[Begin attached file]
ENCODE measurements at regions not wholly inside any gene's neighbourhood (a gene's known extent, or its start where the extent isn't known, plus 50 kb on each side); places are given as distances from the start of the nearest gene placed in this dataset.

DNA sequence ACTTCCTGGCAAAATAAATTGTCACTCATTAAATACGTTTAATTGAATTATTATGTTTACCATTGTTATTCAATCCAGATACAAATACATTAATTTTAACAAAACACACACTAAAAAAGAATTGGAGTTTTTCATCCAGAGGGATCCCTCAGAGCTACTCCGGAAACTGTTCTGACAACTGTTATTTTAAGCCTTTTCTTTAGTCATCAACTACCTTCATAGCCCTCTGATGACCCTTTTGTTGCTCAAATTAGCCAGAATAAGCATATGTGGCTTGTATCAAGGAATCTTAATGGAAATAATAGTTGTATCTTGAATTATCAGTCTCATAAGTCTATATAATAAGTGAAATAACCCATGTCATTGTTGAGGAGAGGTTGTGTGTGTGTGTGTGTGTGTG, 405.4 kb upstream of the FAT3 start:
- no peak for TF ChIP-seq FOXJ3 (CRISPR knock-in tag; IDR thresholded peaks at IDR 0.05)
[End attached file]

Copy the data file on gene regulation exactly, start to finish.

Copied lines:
ENCODE measurements at regions not wholly inside any gene's neighbourhood (a gene's known extent, or its start where the extent isn't known, plus 50 kb on each side); places are given as distances from the start of the nearest gene placed in this dataset.

DNA sequence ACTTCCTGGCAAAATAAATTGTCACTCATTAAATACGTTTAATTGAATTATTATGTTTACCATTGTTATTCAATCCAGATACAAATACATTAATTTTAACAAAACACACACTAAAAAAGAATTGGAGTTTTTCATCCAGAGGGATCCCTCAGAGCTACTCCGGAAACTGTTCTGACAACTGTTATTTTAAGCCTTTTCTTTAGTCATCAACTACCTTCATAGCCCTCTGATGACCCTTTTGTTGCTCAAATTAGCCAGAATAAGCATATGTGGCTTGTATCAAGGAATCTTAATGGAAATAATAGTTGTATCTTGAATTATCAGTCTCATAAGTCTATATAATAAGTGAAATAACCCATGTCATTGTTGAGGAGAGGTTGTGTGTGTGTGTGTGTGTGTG, 405.4 kb upstream of the FAT3 start:
- no peak for TF ChIP-seq FOXJ3 (CRISPR knock-in tag; IDR thresholded peaks at IDR 0.05)